However, Chinese manufacturers have a lack of financial services expertise with no captive finance companies, as well as very little leasing background. There is also a scarcity of service points in the UK for Chinese cars which is an issue for fleets as they need to keep the cars on the road.
So, what do the Chinese brands need to do to enter the fleet market and stay in the fleet market in the UK? The fleet market is split into easily identifiable segments, e.g. PCP, BCH, and Whitehorn advises that the Chinese must look at each segment individually to make things easier and clearer. However, Whitehorn believes that the residual value of the vehicle and the cost of the vehicle outright will determine if the Chinese can actually enter the fleet market.
According to Plummer, the Chinese need to focus on: (1) finance capability with the right people on board who give that awareness and experience, (2) the same with fleet awareness, and (3) ensure they are backed up by good after-sales performance and service.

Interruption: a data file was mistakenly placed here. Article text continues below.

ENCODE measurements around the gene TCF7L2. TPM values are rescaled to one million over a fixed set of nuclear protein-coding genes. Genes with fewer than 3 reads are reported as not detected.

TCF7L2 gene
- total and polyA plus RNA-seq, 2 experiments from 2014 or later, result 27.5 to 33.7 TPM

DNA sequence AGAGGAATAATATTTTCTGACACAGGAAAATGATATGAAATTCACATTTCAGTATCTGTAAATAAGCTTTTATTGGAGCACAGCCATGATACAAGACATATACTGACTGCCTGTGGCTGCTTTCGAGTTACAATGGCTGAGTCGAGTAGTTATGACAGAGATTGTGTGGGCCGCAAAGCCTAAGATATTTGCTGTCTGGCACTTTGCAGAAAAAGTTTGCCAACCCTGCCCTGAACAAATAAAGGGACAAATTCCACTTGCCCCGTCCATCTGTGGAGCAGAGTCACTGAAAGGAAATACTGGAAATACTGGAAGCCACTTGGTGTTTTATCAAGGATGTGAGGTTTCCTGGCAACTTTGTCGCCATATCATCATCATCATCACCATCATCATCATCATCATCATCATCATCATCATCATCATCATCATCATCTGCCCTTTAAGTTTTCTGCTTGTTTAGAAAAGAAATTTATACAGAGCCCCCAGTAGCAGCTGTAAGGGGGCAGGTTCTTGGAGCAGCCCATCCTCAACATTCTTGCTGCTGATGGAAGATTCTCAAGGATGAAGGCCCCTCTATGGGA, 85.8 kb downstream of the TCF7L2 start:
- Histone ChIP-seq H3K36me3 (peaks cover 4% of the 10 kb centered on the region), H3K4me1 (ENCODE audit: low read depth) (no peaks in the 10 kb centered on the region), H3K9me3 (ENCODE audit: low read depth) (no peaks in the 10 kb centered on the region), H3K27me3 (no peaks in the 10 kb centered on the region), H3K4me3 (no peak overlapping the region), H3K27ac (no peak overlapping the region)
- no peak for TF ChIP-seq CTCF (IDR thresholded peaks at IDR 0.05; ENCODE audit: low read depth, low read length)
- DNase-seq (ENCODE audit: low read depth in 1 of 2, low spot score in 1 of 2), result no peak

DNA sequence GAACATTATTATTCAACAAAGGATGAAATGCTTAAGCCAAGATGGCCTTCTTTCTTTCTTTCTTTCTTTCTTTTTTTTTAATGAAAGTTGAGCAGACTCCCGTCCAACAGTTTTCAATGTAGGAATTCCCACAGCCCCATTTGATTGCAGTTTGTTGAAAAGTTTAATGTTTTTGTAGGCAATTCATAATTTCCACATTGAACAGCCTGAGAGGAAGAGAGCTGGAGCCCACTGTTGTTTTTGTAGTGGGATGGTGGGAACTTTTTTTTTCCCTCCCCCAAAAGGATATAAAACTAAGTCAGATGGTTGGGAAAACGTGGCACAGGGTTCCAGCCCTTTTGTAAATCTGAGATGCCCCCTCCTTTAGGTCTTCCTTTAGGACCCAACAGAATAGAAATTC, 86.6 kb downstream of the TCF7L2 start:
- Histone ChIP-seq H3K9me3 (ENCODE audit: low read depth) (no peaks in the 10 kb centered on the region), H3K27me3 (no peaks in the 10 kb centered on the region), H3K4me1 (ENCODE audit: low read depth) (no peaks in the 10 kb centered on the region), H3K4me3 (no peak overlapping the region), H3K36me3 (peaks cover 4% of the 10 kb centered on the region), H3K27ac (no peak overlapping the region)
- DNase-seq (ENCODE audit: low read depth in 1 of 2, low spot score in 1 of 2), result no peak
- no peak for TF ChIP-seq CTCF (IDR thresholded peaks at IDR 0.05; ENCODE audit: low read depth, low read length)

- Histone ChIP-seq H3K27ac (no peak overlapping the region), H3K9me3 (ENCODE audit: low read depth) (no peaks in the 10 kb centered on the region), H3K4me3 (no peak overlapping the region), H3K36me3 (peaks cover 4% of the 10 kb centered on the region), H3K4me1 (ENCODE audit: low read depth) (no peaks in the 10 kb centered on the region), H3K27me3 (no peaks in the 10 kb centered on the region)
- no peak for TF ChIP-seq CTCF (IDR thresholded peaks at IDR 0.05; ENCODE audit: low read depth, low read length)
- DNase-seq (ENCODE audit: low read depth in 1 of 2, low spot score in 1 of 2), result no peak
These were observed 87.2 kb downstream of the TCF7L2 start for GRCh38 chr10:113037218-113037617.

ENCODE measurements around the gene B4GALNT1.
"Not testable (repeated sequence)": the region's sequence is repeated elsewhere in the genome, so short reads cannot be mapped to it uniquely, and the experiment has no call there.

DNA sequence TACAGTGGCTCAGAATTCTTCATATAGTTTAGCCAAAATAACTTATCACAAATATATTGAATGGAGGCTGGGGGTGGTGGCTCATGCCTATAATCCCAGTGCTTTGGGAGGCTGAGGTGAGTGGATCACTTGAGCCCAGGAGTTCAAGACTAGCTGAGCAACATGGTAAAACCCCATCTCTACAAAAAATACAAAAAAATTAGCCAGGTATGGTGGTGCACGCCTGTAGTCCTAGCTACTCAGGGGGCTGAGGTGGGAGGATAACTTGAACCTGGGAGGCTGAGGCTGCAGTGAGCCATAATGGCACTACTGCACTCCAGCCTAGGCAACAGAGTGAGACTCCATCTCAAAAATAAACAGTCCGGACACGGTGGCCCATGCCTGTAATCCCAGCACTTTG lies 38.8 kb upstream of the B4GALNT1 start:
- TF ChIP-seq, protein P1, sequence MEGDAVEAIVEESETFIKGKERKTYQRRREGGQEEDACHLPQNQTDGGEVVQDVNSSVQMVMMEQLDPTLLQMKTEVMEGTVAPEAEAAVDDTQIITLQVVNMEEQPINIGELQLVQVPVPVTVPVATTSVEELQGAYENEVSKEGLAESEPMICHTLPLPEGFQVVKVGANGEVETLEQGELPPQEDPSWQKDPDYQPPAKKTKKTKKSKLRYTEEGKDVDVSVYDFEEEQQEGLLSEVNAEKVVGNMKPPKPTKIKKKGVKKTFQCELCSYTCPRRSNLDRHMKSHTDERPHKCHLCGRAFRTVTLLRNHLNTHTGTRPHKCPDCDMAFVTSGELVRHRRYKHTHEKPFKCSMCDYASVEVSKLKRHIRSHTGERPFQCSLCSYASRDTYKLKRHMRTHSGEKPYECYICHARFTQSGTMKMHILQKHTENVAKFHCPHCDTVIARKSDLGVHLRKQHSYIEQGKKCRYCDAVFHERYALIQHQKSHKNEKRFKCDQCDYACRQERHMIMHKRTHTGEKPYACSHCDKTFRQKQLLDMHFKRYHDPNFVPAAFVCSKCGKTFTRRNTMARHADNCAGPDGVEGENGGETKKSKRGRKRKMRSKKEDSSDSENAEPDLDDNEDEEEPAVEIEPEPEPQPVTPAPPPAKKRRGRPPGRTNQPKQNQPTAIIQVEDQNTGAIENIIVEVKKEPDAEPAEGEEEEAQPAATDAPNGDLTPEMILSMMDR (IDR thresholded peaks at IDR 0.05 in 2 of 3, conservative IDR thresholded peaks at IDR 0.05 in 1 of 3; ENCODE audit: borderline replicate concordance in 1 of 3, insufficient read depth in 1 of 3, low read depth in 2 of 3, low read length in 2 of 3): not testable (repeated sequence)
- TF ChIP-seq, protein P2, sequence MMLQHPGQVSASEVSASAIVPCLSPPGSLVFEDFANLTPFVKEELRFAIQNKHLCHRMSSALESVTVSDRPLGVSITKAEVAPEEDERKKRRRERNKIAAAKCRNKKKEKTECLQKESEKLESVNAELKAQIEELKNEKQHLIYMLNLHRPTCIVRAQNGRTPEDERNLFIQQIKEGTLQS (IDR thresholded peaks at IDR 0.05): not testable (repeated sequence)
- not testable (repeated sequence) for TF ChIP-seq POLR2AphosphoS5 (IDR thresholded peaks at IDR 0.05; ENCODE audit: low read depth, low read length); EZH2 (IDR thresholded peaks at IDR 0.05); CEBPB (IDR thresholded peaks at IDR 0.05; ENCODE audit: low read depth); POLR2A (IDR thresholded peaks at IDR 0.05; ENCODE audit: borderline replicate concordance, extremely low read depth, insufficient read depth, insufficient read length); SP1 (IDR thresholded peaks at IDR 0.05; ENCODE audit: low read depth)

Michael Dunne believes that the Chinese Godzilla will do whatever it takes to win globally. They are a powerful force that holds all the chips: they have the capacity, they have the financing via state and local governments, and they have incentives. There’s no end to their appetite and their ambition to market with their electric vehicles. One way or another, they are going to figure things out and they will find a way to win.
In turn, Europe and the US need to find an urgency in this race, according to Dunne: “I think Europe and the United States have to race. We’re the underdogs. We have to race and be innovative and be urgent about this challenge.”